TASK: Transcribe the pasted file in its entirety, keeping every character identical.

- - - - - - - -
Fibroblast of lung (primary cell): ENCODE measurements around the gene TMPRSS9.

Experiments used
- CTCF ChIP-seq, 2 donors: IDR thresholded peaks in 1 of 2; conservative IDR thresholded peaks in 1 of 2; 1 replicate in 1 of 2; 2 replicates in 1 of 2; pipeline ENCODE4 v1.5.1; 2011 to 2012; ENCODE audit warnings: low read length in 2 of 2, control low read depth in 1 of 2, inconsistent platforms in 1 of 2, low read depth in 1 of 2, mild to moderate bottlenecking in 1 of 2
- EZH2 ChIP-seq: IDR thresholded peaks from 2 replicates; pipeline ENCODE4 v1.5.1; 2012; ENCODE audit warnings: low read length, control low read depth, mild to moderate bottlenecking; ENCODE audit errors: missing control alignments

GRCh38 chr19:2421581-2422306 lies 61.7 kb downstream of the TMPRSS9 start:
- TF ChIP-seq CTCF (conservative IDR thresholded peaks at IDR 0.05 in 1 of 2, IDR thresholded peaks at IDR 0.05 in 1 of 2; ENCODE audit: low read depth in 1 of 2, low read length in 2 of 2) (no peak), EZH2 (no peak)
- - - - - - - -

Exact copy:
Fibroblast of lung (primary cell): ENCODE measurements around the gene TMPRSS9.

Experiments used
- CTCF ChIP-seq, 2 donors: IDR thresholded peaks in 1 of 2; conservative IDR thresholded peaks in 1 of 2; 1 replicate in 1 of 2; 2 replicates in 1 of 2; pipeline ENCODE4 v1.5.1; 2011 to 2012; ENCODE audit warnings: low read length in 2 of 2, control low read depth in 1 of 2, inconsistent platforms in 1 of 2, low read depth in 1 of 2, mild to moderate bottlenecking in 1 of 2
- EZH2 ChIP-seq: IDR thresholded peaks from 2 replicates; pipeline ENCODE4 v1.5.1; 2012; ENCODE audit warnings: low read length, control low read depth, mild to moderate bottlenecking; ENCODE audit errors: missing control alignments

GRCh38 chr19:2421581-2422306 lies 61.7 kb downstream of the TMPRSS9 start:
- TF ChIP-seq CTCF (conservative IDR thresholded peaks at IDR 0.05 in 1 of 2, IDR thresholded peaks at IDR 0.05 in 1 of 2; ENCODE audit: low read depth in 1 of 2, low read length in 2 of 2) (no peak), EZH2 (no peak)